The most important election result in November’s Democratic wipe out was the sixth Senate seat the GOP picked up to give it control of the upper chamber.
When Colorado was called for Republican Cory Gardner, it became clear that the Senate was lost for Democrats – and with it, President Obama’s ability to reshape America’s judicial landscape. With a just-say-no House of Representatives already in Republican hands, Obama’s ability to appoint judges – appointments which only the previously Democratic-controlled Senate could confirm or deny – was the only issue that was really at stake at the federal level.
But the second most important election result was not at the federal level at all. Florida’s gubernatorial contest between Republican Rick Scott and Republican-turned-Democrat Charlie Crist was one of very few contests that’s heavy on both symbolism and real-life significance.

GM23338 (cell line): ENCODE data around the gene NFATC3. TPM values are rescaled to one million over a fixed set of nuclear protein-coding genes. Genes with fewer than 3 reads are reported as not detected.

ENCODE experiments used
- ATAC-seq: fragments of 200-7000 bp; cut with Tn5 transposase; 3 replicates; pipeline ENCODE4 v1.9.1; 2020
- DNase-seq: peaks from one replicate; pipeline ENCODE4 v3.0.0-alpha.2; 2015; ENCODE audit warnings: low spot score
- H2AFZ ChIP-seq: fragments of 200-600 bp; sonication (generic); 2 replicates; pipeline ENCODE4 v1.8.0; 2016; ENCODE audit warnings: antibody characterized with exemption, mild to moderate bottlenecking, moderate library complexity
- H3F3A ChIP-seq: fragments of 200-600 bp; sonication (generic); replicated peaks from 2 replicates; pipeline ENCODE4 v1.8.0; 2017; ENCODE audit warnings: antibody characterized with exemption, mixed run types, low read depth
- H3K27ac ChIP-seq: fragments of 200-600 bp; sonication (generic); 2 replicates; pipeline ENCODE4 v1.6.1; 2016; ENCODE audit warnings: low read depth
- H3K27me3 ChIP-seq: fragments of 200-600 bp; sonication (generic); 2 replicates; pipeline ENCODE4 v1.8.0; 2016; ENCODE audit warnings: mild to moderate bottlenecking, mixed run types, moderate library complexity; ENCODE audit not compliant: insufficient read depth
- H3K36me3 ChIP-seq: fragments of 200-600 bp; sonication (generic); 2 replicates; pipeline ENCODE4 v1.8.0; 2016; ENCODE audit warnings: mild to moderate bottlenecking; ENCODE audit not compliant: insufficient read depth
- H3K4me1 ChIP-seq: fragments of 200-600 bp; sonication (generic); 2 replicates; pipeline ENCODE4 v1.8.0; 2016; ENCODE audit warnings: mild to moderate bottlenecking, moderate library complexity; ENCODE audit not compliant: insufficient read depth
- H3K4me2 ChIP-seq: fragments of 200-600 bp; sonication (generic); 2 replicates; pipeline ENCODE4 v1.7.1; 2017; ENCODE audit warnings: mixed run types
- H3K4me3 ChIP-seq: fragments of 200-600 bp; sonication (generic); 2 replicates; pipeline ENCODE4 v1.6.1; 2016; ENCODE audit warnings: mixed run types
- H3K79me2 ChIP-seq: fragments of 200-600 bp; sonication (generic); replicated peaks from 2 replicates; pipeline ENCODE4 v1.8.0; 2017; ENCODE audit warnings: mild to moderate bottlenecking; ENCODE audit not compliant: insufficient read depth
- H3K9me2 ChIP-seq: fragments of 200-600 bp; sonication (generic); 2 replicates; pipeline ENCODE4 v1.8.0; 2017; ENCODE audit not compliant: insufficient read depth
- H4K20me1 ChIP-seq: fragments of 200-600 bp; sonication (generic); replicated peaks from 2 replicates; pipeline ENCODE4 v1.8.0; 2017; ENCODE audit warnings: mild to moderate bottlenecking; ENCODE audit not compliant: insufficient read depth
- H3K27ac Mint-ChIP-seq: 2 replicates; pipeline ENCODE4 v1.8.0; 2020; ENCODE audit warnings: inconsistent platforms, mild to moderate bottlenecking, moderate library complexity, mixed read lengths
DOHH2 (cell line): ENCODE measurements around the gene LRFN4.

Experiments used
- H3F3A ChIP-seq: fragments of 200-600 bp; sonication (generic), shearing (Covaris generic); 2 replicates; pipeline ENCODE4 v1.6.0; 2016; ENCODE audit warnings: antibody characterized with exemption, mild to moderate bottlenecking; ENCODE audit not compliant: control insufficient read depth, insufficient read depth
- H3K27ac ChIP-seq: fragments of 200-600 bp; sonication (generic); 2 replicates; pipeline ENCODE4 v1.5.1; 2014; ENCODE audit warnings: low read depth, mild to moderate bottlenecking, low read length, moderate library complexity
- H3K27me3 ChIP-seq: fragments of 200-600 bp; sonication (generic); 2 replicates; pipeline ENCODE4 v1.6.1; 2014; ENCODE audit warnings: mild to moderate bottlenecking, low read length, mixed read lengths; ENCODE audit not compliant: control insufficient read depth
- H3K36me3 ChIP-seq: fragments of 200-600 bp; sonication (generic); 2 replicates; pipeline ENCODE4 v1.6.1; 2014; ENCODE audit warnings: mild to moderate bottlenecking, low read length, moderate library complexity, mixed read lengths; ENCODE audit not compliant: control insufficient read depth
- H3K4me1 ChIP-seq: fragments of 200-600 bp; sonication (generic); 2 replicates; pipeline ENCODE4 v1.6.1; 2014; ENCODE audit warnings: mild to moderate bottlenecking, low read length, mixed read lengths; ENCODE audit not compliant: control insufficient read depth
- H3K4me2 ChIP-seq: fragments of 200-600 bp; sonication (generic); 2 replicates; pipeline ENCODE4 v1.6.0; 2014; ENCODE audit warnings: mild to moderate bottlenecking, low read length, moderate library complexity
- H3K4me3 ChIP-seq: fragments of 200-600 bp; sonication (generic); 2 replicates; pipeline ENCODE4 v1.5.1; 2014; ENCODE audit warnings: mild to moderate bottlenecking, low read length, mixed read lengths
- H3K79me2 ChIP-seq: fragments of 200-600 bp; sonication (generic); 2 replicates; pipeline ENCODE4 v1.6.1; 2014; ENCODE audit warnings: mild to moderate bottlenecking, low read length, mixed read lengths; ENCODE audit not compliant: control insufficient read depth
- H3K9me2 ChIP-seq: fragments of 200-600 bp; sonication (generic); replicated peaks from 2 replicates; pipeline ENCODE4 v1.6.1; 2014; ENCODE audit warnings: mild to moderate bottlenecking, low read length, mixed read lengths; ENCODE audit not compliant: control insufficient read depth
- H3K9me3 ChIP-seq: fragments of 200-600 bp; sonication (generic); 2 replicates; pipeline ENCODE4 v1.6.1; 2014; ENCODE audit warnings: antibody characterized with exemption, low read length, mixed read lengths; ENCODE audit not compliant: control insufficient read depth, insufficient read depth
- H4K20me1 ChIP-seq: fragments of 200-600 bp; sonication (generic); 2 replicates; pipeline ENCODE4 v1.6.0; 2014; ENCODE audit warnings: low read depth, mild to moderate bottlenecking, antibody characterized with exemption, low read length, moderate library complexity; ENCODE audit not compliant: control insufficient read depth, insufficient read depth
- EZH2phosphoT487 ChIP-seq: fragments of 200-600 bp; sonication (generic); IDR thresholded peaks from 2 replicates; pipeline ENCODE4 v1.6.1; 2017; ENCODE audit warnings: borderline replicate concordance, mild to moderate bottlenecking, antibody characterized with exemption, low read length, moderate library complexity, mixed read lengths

Democrats were unable to turn an excommunicated Republican who had lamented the rise of the far right into a successful standard bearer. Even worse, they lost every statewide election for the second cycle in a row, and lost six seats in the state legislature that was already heavily dominated by Republicans.
The consequences of this are going to be enormous in a state with twenty million people. Rick Scott isn’t going to expand Medicaid for 800,000 Floridians (I know he signaled an openness to the idea during the election, but just watch).